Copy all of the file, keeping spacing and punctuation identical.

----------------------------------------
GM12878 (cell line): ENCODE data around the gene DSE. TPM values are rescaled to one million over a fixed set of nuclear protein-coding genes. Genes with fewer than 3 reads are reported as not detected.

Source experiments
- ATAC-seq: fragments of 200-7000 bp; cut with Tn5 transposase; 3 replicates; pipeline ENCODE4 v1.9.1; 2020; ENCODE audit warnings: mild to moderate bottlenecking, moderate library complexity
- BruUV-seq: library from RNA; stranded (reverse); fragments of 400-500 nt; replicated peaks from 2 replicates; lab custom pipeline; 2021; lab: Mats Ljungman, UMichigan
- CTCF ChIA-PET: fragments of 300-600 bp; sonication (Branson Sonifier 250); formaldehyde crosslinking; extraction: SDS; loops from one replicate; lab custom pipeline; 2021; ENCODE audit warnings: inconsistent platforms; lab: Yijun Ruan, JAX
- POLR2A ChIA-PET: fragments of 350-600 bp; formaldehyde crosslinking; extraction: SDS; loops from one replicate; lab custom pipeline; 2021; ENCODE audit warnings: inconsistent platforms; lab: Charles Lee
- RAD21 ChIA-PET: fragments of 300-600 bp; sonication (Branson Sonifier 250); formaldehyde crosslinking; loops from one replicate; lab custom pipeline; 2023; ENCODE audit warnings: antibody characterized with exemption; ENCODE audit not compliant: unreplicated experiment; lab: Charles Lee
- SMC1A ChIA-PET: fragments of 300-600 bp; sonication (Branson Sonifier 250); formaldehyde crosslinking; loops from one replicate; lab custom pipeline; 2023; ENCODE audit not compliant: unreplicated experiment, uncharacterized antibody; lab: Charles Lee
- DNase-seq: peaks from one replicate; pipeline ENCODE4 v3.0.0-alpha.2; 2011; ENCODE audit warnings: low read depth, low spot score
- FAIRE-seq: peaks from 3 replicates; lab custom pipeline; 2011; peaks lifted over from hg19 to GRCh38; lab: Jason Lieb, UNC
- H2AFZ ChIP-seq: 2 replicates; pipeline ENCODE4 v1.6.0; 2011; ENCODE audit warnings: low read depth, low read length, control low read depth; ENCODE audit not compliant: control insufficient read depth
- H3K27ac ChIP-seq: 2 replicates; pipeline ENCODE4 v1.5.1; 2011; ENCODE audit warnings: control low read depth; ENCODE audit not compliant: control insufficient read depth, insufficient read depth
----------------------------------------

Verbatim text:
GM12878 (cell line): ENCODE data around the gene DSE. TPM values are rescaled to one million over a fixed set of nuclear protein-coding genes. Genes with fewer than 3 reads are reported as not detected.

Source experiments
- ATAC-seq: fragments of 200-7000 bp; cut with Tn5 transposase; 3 replicates; pipeline ENCODE4 v1.9.1; 2020; ENCODE audit warnings: mild to moderate bottlenecking, moderate library complexity
- BruUV-seq: library from RNA; stranded (reverse); fragments of 400-500 nt; replicated peaks from 2 replicates; lab custom pipeline; 2021; lab: Mats Ljungman, UMichigan
- CTCF ChIA-PET: fragments of 300-600 bp; sonication (Branson Sonifier 250); formaldehyde crosslinking; extraction: SDS; loops from one replicate; lab custom pipeline; 2021; ENCODE audit warnings: inconsistent platforms; lab: Yijun Ruan, JAX
- POLR2A ChIA-PET: fragments of 350-600 bp; formaldehyde crosslinking; extraction: SDS; loops from one replicate; lab custom pipeline; 2021; ENCODE audit warnings: inconsistent platforms; lab: Charles Lee
- RAD21 ChIA-PET: fragments of 300-600 bp; sonication (Branson Sonifier 250); formaldehyde crosslinking; loops from one replicate; lab custom pipeline; 2023; ENCODE audit warnings: antibody characterized with exemption; ENCODE audit not compliant: unreplicated experiment; lab: Charles Lee
- SMC1A ChIA-PET: fragments of 300-600 bp; sonication (Branson Sonifier 250); formaldehyde crosslinking; loops from one replicate; lab custom pipeline; 2023; ENCODE audit not compliant: unreplicated experiment, uncharacterized antibody; lab: Charles Lee
- DNase-seq: peaks from one replicate; pipeline ENCODE4 v3.0.0-alpha.2; 2011; ENCODE audit warnings: low read depth, low spot score
- FAIRE-seq: peaks from 3 replicates; lab custom pipeline; 2011; peaks lifted over from hg19 to GRCh38; lab: Jason Lieb, UNC
- H2AFZ ChIP-seq: 2 replicates; pipeline ENCODE4 v1.6.0; 2011; ENCODE audit warnings: low read depth, low read length, control low read depth; ENCODE audit not compliant: control insufficient read depth
- H3K27ac ChIP-seq: 2 replicates; pipeline ENCODE4 v1.5.1; 2011; ENCODE audit warnings: control low read depth; ENCODE audit not compliant: control insufficient read depth, insufficient read depth